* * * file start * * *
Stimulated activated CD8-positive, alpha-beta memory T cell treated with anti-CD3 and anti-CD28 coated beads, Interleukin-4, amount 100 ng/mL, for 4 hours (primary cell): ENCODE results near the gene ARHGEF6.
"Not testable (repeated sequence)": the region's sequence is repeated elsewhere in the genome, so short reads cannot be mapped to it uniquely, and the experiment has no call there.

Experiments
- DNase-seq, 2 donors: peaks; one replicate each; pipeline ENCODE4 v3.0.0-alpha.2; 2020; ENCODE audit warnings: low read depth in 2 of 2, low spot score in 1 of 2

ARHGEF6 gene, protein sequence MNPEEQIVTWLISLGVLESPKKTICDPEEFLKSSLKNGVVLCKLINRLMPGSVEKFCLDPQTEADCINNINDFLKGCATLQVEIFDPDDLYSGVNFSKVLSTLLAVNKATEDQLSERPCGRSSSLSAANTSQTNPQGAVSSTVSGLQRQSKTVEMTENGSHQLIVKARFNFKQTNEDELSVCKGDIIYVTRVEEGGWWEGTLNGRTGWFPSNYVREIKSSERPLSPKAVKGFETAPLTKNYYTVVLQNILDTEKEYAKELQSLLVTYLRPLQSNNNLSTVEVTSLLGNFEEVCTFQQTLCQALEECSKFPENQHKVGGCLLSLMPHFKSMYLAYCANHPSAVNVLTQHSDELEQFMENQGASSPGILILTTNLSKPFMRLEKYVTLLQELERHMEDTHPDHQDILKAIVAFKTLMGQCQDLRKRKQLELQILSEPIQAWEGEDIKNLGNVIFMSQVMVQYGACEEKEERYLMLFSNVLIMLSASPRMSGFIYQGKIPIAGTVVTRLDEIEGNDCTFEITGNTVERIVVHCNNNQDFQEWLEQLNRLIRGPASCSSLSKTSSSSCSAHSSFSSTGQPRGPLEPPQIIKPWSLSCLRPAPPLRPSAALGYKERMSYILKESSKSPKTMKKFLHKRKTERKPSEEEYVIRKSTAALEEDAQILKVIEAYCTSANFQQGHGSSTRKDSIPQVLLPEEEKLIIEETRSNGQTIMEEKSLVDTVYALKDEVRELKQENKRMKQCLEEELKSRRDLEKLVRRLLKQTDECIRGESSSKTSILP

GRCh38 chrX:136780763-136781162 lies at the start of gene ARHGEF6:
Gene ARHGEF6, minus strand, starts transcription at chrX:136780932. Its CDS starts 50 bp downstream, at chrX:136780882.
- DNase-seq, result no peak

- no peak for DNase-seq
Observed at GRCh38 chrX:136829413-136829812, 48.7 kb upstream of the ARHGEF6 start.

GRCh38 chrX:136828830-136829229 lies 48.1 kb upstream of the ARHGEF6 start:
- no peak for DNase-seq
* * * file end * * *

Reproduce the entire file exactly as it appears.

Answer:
Stimulated activated CD8-positive, alpha-beta memory T cell treated with anti-CD3 and anti-CD28 coated beads, Interleukin-4, amount 100 ng/mL, for 4 hours (primary cell): ENCODE results near the gene ARHGEF6.
"Not testable (repeated sequence)": the region's sequence is repeated elsewhere in the genome, so short reads cannot be mapped to it uniquely, and the experiment has no call there.

Experiments
- DNase-seq, 2 donors: peaks; one replicate each; pipeline ENCODE4 v3.0.0-alpha.2; 2020; ENCODE audit warnings: low read depth in 2 of 2, low spot score in 1 of 2

ARHGEF6 gene, protein sequence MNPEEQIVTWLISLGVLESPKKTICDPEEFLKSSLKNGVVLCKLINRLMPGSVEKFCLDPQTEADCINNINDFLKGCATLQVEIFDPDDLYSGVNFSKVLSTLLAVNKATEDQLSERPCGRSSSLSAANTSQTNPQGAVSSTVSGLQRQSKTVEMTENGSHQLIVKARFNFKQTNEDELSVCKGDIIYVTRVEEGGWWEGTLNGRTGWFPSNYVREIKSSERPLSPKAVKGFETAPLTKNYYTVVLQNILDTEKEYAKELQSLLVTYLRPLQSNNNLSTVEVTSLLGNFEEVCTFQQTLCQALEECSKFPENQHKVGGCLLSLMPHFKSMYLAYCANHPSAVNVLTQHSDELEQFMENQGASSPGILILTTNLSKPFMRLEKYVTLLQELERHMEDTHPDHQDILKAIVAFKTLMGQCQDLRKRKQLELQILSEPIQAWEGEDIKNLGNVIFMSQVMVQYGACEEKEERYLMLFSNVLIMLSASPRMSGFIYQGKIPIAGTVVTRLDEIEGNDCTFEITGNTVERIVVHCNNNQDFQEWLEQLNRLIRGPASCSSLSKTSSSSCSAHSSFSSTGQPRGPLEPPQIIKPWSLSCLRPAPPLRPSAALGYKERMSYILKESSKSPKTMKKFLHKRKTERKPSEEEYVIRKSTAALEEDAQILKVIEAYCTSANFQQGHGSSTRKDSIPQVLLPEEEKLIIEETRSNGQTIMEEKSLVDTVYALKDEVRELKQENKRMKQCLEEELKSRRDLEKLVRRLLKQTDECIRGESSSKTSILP

GRCh38 chrX:136780763-136781162 lies at the start of gene ARHGEF6:
Gene ARHGEF6, minus strand, starts transcription at chrX:136780932. Its CDS starts 50 bp downstream, at chrX:136780882.
- DNase-seq, result no peak

- no peak for DNase-seq
Observed at GRCh38 chrX:136829413-136829812, 48.7 kb upstream of the ARHGEF6 start.

GRCh38 chrX:136828830-136829229 lies 48.1 kb upstream of the ARHGEF6 start:
- no peak for DNase-seq